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Life’s a Bitch (Chiennes de Ville)

Absurd Belgian comedy builds its own mini universe full of twisted charm, reminding viewers that life’s a bitch (whether you’re walking on two legs or four) - from the Rebels With a Cause Competition of the 27th Tallinn Black Nights Film Festival

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Occasionally, a film comes along that’s a riotous good time. Belgian director, Xavier Seron’s third feature, Life’s a Bitch is just that. This review comes with the warning to make the most of the first viewing of this absurd and nonsensical comedy. It’s difficult to anticipate the fun ride Seron will take you on, as he unleashes his creative and quirky imagination, that afterwards, might just leave you thinking, ‘What the fuck!’

Told across three chapters, each is named after the dogs that are an object of torment, grief and love for the film’s cast of protagonists.

When Tom’s neighbour passes away, Cecile, who he has a fondness for, asks him to look after Mezcal, the dead man’s Chihuahua. He can’t refuse and soon he suspects the supposedly innocent looking dog may have pushed its owner to suicide, and Mezcal is eyeing him up next. Then there’s the famous actress and model Greta, whose assistant and dog, Sophie, are run over by a bus. When she sees Charlotte at the dry cleaners, she sees a striking resemblance to her beloved canine, and hires her to be her assistant, or rather to replace Sophie. And finally, Franck and shoplifter Lola fall in love. However, her dislike of dogs stands in their way of happily ever after. What will Franck do with his beloved Perdita, who can predict the future?

It all begins with a dark abrasiveness that recalls the films of Todd Solondz, when Tom, who is minding his own business, is head butted by a woman. He’s accused of having jerked off on someone’s leg, but the woman’s friend, Lola, is unsure it’s the same guy – it’s actually not. From there, Cecile’s comedic wordplay about how women like scars and her father’s thoughts on masturbation build the first chapter’s twisted charm. Seron effectively infers, playing around with his audience’s imagination and expectations of what could happen. He tempers and maintains control over the absurdity, so it doesn’t run away from him.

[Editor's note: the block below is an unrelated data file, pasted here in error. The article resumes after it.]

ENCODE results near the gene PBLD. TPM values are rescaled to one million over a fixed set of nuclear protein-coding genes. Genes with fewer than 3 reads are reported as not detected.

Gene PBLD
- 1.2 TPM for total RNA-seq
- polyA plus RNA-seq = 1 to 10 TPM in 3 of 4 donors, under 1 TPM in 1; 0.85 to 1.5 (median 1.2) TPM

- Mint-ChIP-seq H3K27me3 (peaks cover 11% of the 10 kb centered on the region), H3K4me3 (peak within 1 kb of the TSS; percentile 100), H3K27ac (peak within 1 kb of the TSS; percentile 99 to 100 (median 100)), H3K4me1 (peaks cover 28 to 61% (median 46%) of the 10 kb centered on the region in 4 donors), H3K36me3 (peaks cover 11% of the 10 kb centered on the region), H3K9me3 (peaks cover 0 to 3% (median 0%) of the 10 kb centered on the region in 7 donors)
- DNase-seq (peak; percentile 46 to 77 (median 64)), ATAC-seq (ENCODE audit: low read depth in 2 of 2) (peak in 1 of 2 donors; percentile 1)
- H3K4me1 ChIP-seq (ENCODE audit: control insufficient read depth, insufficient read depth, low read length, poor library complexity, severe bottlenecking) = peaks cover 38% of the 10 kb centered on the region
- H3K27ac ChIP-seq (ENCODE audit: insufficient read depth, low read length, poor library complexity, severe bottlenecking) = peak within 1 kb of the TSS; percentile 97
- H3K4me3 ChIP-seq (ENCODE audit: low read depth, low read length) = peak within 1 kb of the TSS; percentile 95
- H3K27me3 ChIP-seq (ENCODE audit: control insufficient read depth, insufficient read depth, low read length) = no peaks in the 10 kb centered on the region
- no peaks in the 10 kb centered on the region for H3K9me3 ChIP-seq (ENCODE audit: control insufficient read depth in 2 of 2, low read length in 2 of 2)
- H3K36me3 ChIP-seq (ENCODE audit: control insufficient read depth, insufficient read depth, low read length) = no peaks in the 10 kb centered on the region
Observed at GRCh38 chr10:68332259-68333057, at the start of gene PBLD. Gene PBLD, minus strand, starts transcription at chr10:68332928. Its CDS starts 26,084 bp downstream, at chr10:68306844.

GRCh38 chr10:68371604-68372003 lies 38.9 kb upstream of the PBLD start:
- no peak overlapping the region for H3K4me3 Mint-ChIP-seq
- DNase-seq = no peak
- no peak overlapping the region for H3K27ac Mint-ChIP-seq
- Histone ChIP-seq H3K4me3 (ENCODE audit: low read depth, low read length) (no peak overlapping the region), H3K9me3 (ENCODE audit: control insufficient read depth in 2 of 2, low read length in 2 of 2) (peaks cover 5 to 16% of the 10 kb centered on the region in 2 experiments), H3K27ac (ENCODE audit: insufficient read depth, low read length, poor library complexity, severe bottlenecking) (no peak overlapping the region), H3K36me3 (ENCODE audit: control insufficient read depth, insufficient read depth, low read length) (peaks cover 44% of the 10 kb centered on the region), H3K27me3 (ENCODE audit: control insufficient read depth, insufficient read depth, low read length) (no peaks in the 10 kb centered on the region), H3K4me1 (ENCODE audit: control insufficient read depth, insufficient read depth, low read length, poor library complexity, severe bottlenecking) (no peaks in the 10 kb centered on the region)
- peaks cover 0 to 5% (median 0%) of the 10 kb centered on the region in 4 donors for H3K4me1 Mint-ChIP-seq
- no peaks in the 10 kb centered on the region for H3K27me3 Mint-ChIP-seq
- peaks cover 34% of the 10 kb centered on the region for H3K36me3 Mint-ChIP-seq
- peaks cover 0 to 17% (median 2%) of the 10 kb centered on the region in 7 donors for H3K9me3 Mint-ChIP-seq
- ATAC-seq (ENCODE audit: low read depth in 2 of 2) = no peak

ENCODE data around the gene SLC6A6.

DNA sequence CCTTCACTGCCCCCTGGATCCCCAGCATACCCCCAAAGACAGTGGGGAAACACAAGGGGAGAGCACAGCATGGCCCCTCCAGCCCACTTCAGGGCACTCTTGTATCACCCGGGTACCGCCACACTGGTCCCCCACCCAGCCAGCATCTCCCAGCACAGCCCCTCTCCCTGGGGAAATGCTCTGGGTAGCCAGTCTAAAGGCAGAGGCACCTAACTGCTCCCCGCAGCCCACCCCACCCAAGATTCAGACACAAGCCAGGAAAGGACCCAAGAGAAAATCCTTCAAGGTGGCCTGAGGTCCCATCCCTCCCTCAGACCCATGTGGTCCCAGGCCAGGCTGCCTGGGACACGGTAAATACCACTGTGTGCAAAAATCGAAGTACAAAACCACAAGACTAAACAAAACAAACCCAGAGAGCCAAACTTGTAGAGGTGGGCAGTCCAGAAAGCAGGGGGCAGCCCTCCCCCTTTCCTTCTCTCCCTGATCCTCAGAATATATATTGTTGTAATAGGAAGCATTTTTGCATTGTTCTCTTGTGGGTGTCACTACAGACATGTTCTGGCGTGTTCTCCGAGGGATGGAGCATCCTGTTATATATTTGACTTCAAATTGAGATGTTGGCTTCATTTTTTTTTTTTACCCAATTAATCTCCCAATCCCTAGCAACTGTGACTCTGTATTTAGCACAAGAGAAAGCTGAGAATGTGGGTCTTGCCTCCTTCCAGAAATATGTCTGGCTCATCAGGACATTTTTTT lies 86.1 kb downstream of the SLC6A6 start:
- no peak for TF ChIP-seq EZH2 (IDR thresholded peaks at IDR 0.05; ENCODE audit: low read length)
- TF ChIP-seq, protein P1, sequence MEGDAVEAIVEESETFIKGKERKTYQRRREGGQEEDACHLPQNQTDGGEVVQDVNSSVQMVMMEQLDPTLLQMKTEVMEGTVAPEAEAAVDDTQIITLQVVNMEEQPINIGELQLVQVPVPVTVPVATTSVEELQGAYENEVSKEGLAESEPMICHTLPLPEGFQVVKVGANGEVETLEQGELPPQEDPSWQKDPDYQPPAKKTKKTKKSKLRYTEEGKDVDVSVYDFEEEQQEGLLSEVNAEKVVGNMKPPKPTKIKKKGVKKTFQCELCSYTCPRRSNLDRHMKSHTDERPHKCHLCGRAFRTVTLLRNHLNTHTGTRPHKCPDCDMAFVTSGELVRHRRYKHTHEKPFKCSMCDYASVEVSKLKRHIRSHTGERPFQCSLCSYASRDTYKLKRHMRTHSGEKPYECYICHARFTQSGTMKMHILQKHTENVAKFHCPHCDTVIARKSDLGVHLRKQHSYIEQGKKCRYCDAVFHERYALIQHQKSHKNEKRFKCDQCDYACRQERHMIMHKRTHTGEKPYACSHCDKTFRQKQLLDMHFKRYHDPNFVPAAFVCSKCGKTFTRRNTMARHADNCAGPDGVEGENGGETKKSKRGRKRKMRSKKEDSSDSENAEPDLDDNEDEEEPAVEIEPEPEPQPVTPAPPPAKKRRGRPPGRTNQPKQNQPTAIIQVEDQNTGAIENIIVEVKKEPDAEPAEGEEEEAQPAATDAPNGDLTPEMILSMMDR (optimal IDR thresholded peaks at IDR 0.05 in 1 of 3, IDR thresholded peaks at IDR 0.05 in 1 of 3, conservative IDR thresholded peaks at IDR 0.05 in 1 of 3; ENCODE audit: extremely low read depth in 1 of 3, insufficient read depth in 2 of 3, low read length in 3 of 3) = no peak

The humour of the first chapter is rip roaringly funny. It bodes well for the film but is also cause for concern because to sustain this level of comedic intensity for 90 minutes is impractical. Aware of these limitations, Seron changes tone in each chapter. The second retains the absurdity, but leans into satire, poking fun at privileged and entitled celebrities, before switching to a romantic tale for the third and final segment.

The arc from Mezcal’s horror to Perdita’s romance, bridged by Sophie’s satire, helps the mini-anthology to continually rediscover, or reimagine itself. Anthologies are often tripped up by the lack of consistency, but Life’s a Bitch averts this pitfall. This consistency comes from Seron’s awareness of tone and pacing, reenergising the comedy through drama and satire. He wisely refrains from sacrificing the film’s inherent absurdity, carrying it over into the satire of people as pets and objects in Sophie, and the silly use of Ave Maria for romantic montages in Perdita. Alternating its presentation gives each story its own identity, and yet, the way he casually connects the three stories together, turns Life’s a Bitch into its own mini universe.

It’s true that the film doesn’t ask its audience to think, but to go along for the ride. There are, however, some interesting kinks, specifically in a noticeable theme and the juxtaposition of cynicism and compassion.

Life’s a Bitch deals with loneliness and isolation. Tom desires female companionship, and despite his generosity to look after Mezcal, he remains invisible to Cherie. Then there’s Greta, who lacks the self-awareness to understand how lonely she truly is. Both Tom and Greta’s misfortune are self-inflicted. They make choices, whether it be Tom’s desire to please Cherie, or Greta’s desperation to replace Sophie, that in the spirit of the film, has absurd consequences.

Franck, on the other hand, is lonely in his marriage, and when he’s kicked out by his wife, he wonders if he’ll ever find anyone again. Seron shows Franck a compassion that’s absent in the preceding cynical chapters, although he finds a way to tease us about whether he has changed, or whether he’s the eternal pessimist.

A comedy’s charm can wane after a first viewing when the humour lacks spontaneity. Will Seron’s film be a one-time wonder? Only time will tell, but even Woody Allen’s 1972 comedy anthology, Everything You Always Wanted to Know About Sex (But Were Afraid to Ask), which conveniently has a segment where Gene Wilder’s character has a love affair with a sheep, and wrecks his marriage, suffered this unenviable fate.

Regardless of whether it’s a one-time thing, Seron’s film is one of those indie comedy treats, even if each story reminds us, that life’s a bitch, whether you’re walking on two legs or four.

Life’s a Bitch just premiered in the Rebels With a Cause Competition of the 27th Tallinn Black Nights Film Festival.


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